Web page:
The myth about multi-tasking

Multi-tasking is bad, this is my opinion.

Nevertheless, "bild der wissenschaft" published a nice article about multi-tasking titled "The myth of multi-tasking" in May 2008 with some interesting and surprising findings ( and I added a few of my own additions here ):

  • The term multi-tasking comes from computer science and describes how an operating system performs "multi-tasking" by actually switching quickly between tasks to make it look like it would perform these tasks simultaneously.
  • Our brain can sense multiple sources simultaneously but can act only on one task at a time. Thus multi-tasking of a brain works the same way as in a computer operating system: through frequent switching. Switching creates extra effort, that’s why I hold to my opinion: multi-tasking is bad. At the end activities take longer and much non-value-add time had to be invested to simply swap thoughts in and our from active parts of your brain. And this swapping is a source of many errors.
  • When doing multi-tasking the productivity of our brain is decreased by around 40 %.
    "MULTITASKING" by akbar Simonse from Den Haag, The Netherlands
  • It is not scientifically proven that women are better in multi-tasking than men, even 80% of people asked during a survey would think so and some studies seems to indicate this. It is as strenuous for women as it is for men. Keeping multiple items under control like the three kids in the living room, the pot with soup on the stove and the phone call with a friend is simply a matter of training, men could learn that as well. As long as the kids and the pot are fine and don’t require any action the situation is under control, but as soon as the woman or man would have to act on multiple events multi-tasking would be required for the price of reduced productivity and stress. The best example I always like to mention: watch people trying to drive a car and having a phone call at the same time and you know what is meant here.
  • There are people who actually like that frequent switching and short periods of time to focus on one activity. These are typically people who can not focus on one thing for a longer period of time.
  • Companies should try everything to avoid multi-tasking for their work force. This would reduce the rate of errors, stress and the risk of employees to become sick ( of that or because of that ).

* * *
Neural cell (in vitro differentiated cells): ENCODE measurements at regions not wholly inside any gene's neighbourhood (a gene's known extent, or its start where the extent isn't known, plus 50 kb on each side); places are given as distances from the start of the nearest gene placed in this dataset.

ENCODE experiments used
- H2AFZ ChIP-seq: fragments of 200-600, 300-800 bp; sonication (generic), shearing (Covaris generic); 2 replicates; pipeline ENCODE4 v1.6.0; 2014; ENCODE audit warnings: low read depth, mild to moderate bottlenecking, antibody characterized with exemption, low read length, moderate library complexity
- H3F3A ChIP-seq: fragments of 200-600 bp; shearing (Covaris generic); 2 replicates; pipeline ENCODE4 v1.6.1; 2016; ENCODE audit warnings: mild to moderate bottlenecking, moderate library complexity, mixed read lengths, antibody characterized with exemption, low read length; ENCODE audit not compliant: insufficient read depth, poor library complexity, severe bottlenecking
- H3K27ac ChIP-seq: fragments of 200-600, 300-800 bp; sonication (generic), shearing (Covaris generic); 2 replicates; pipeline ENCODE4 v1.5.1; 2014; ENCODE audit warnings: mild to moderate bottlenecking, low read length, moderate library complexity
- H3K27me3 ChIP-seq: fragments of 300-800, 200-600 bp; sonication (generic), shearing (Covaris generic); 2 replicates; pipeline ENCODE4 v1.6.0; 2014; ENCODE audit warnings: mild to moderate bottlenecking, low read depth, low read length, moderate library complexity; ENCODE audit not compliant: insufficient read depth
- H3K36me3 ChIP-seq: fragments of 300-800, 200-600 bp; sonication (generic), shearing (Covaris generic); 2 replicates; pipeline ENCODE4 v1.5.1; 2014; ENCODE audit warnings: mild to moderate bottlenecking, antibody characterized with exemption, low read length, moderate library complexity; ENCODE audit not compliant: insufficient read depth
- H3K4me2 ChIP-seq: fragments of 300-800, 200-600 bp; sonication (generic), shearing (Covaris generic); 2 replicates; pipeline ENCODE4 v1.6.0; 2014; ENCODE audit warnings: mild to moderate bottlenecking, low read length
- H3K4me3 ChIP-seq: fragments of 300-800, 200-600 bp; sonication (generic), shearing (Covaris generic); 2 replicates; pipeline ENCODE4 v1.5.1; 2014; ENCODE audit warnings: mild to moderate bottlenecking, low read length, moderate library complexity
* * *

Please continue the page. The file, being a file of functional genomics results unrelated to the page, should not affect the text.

• One hint here: check your e-mails only every two hours.

8 Responses to “The myth about multi-tasking”

  1. Transcontinental Says:

    Interesting, though I believe stress is related to ability ; I mean, a “Gemini” profile is inclined to see much and dig little, while a “Scorpio” profile would be the opposite, for instance. Perhaps true stress is trying to combine a wide scan of interests with a deep inquisition for each of them.

  2. totaltransformation Says:

    Amen. For most folks multi-tasking is not a good thing.

  3. empressofdrac Says:

    I’m guilty of multi-tasking…tsk…tsk…

    but i guess this is what most people are doing nowadays…

    anyways, you’re definitely right…it can lessens ones task quality…

  4. amagard Says:

    Thanks for commenting, folks !
    I think stress is not so much about how much work you have to do rather then whether you have to do something you don’t like to do. I am not sure how Henry Ford fits in here. He is seen as the father of mass production, but I am not sure how this is related to multi-tasking.
    I agree, folks: multi-tasking is not a good thing for many people, but there are people who simply like to work like this. For them it would be probably more stress if they would be forced to do one thing after the other 😉

  5. magiluke Says:

    Henry Ford came up with the idea of the assembly line. In an assembly line, each station has a specialized task that performed over an over again. This specialization is practically the opposite of multitasking, where you have to worry about many different things at once.

    Also, if you look at the beginning of civilization, humans weren’t able to develop as a civilization until they stopped their “multitasking” (hunting, gathering, building their own tools and shelter, etc) and specialized in something. This specialization allowed them to focus on one thing, and become good at it. Then concepts such as trade developed, and allowed civilization to flourish.

    Effectively, I was agreeing with what you said. Only I did it with a terse link.

  6. amagard Says:

    magiluke, thanks for clarifying. If we can view Henry Ford as the father of simple, specialized tasks, whom can be view as the inventor of multi-tasking ?
    To some extent companies nowadays are giving up on this economic principle of specialication – not necessarily in manufacturing. But in the office for example in former times we have had secretaries to write letters. Thanks to e-mail today everyone has to type his letters on his own and secretaries are almost gone. We book our trips, our conference rooms and do thousand other things somebody else was taking care of in the past.
    Jobs become more and more complex. As a software developer one also has to do design and testing and finally write user documentation and even may have to give support and sell his software. It depends on the way a firm is organized, but since savings achieved trough reducing number of people can be calculated easier than finding out the true cost of multi-tasking this is a trend I observe in these days.

  7. Lessons Learned: Players change too often « Axel’s Travelog Says:

    […] also leads to the necessity of "multi-tasking" for all of us, a topic I wrote about here some time ago and from which I believe it reduces our productivity as well. There is almost no way today to build […]

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